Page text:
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Re: Indented here docs?

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Father Chrysostomos
July 5, 2016 05:10
Re: Indented here docs?
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Sawyer X wrote:
> On 07/03/2016 01:12 AM, Father Chrysostomos wrote:
> > Sawyer X wrote:
> >> Perhaps we should consider a change to the policy
> >> Thoughts?
> > It should not be necessary.  We are not automatons who cannot make
> > exceptions here and there. :-)
> Those two sentences pointed at different intentions in my head. Are you
> saying you aren't against making an exception for this or you still
> suggest abiding by the policy? Not nitpicking, I just want to make sure
> I understand. :)

I am not opposed to making an exception.  In fact, I am ambivalent
about whether we just go ahead and add the feature as we did <<>>
(making the implementor's life easier), or whether we modify the pol-
icy to allow a shorter experiment, or whether we just make an excep-
tion regardless of the policy, etc.

I do think having a policy that spells everything out in fine detail
is overkill (it results in silly conversations like this), but that is
not my call.

Basically, you should understand my musings as not making any particu-
lar stand, but, rather, as reminders of things that need to be taken
into consideration.  In fact, let me continue.  I would suggest that
you consider:

1. Whether it is likely that we will rescind the new here-doc syntax.
2. Whether it is likely that we will want to change its behaviour.
3. Whether it is likely that we will run into implementation problems
   that render it forever buggy and unfixable.  (I worried about that
   with lexical subs; I think I still do a bit.)

Since I know the code well, I can tell you we are safe with
regard to 3.

And then I hope you will make a wise decision based on those
factors. :-)

> > Also, there is something related that I have been thinking about
> > lately.  Once a feature is no longer experimental in blead, there is
> > no reason for people not to go ahead and use it in earlier versions
> > where it is officially experimental (unless we think it may revert to
> > experimental status in blead, which seems unlikely to me), as long as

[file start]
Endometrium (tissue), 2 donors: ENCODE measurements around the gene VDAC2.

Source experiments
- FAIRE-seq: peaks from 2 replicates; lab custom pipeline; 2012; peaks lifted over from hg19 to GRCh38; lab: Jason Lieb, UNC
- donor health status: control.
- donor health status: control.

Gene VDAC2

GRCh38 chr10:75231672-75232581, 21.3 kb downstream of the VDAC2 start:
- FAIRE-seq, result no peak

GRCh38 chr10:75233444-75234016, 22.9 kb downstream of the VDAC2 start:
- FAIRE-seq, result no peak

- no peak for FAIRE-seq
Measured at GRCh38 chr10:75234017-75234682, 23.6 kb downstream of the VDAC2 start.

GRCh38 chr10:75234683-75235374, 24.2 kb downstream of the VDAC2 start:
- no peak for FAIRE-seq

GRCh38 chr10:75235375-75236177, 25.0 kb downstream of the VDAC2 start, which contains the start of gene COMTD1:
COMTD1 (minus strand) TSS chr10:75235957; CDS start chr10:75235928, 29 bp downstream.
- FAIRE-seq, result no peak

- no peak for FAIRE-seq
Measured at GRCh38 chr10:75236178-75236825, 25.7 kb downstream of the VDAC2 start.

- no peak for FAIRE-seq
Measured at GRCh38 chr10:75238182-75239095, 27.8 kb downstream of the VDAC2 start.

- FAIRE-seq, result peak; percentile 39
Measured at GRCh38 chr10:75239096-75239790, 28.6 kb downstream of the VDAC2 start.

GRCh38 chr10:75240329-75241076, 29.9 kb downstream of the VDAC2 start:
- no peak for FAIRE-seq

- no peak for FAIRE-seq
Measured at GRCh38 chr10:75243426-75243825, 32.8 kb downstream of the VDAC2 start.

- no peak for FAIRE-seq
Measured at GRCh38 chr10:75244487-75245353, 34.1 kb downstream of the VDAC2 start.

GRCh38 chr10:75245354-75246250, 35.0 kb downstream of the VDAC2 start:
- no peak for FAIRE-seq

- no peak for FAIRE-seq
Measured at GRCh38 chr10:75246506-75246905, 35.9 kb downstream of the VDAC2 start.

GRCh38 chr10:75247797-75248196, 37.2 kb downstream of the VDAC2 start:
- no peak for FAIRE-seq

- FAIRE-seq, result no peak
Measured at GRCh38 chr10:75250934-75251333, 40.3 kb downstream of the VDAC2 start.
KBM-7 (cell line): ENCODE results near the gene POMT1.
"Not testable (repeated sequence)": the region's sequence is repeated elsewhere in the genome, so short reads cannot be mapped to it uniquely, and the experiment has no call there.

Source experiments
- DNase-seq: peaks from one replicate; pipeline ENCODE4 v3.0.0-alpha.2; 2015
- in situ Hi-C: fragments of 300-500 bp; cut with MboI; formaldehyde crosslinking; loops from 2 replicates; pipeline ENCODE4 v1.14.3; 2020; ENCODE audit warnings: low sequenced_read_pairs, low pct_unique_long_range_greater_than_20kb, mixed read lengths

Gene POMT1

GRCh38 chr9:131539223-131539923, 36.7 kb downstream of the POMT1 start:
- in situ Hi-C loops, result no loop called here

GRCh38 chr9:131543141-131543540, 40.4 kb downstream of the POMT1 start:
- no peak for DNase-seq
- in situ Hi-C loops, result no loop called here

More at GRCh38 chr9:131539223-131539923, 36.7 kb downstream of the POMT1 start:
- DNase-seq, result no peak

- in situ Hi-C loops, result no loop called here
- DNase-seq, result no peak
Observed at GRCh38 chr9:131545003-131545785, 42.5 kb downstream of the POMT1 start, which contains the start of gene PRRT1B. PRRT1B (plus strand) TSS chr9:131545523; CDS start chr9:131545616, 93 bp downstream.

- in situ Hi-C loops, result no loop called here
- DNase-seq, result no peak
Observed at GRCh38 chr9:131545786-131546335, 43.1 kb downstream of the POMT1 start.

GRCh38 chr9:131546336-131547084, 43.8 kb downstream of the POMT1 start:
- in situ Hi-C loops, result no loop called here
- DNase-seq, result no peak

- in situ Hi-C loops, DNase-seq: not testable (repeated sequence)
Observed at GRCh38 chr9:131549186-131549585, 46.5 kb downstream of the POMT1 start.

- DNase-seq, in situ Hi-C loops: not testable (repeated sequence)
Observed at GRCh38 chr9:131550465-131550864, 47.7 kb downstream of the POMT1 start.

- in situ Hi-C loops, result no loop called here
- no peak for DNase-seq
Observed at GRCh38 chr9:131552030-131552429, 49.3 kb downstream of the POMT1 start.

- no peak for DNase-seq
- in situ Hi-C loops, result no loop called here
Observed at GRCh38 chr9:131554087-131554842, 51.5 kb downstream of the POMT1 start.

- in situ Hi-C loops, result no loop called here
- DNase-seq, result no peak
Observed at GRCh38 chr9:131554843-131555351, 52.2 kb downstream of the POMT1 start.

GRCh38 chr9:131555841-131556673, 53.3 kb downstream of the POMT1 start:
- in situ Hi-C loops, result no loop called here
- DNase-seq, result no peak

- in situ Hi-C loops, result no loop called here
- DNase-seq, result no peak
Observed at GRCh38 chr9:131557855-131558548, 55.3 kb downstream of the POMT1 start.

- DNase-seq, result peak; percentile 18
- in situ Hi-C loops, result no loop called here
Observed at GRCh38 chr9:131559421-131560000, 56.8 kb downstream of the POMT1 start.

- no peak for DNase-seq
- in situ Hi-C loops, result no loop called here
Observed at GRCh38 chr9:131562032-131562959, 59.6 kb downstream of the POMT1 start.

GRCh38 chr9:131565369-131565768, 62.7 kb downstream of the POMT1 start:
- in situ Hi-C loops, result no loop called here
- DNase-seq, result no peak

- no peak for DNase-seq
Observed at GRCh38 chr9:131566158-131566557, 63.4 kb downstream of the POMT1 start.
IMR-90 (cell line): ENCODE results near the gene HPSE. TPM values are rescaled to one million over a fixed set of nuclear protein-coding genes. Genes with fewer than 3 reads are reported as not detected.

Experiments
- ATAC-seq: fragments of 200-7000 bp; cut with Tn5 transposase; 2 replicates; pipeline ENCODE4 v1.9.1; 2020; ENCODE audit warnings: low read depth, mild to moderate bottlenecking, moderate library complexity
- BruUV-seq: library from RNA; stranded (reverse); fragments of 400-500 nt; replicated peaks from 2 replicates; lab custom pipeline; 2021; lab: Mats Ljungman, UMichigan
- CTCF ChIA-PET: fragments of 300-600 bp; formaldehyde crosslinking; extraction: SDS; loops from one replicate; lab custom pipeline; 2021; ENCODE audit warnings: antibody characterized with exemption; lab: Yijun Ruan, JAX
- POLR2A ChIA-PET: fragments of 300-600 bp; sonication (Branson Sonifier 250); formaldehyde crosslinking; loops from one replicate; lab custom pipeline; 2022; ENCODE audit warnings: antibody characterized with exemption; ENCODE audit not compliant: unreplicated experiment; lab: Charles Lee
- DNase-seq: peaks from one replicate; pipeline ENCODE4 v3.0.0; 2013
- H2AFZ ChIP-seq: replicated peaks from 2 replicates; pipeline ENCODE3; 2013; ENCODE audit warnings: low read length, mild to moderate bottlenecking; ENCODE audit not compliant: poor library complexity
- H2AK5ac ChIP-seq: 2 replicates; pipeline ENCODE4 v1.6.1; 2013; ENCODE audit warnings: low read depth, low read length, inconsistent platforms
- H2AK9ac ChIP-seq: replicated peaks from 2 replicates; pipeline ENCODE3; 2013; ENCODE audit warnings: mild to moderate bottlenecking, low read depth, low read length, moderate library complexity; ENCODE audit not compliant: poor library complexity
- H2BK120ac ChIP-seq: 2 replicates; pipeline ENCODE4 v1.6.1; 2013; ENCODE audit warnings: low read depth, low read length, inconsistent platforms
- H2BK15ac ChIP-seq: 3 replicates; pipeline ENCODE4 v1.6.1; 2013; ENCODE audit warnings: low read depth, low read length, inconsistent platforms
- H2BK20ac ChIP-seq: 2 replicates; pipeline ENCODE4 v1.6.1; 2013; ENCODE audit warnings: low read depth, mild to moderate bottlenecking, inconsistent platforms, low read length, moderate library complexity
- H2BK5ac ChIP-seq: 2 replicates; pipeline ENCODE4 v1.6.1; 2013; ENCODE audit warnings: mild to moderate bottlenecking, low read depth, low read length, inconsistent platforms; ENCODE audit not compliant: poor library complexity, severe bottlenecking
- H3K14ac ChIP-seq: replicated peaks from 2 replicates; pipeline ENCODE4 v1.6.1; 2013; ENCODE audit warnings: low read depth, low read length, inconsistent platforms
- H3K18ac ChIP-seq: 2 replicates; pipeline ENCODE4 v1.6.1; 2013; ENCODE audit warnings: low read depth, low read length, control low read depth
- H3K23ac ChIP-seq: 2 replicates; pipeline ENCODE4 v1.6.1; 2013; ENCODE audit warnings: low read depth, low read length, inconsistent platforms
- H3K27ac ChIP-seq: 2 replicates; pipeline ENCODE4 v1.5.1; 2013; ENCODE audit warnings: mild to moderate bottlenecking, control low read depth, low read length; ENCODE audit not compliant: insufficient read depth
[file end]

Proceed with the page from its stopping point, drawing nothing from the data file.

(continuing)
> > we document just how far back the feature is stable, both in terms of
> > behaviour and in terms of not crashing.  (E.g., we should document
> > that lexical subs are likely to crash before 5.22.)
> >
> > This seems obvious to me, but there are those who are afraid of the
> > experimental label and will stay away from it.  How do we communi-
> > cate that a feature accepted in, say, 5.26 is usable in 5.22?  Do
> > we need to?
> If we abide by the policy, this means that you only receive one version
> in which we *know* it works (since it requires to be unchanged
> behaviorally for a entire release before we take it off "experimental"
> label). So whatever version in which it fully became "stable", it can
> only be one release of unchanged behavior. Yes?


> The only situation in which it might be more relevant is if we have any
> experimental feature that isn't set to stable for more than one version.
> We have a few, but it's relatively rare nowadays, no?

I am not sure what you mean.

What I am trying to say is that, if you want the <<~- feature in 5.28,
you will already effectively get it if we make it non-experimental in
5.29.0, because then you know it will be safe to use in 5.28 and you
can upgrade without it breaking your code.  (But we could rescind the
acceptance of a feature within a blead cycle, so maybe everything I
have said is nonsense.)

This conversation is fun.  I only understand half of what you say.
You only understand half of what I say. :-)

BTW, you might be interested to know that <<>>, which was added
unexperimentally, broke an existing use of bare <<.  Also, the new
syntax error message for <<<<<< also broke an existing use of bare <<.
Personally, I think that is fine.  I also do not see it necessary to
remove the deprecated << syntax and make it die in those cases where
it does not conflict with new syntax.  (I have a selfish reason: I do
not want ot go searching through all my code for the numerous places
where I used << with a semicolon right after it.  Piecemeal removal of
deprecated features is kinder.)

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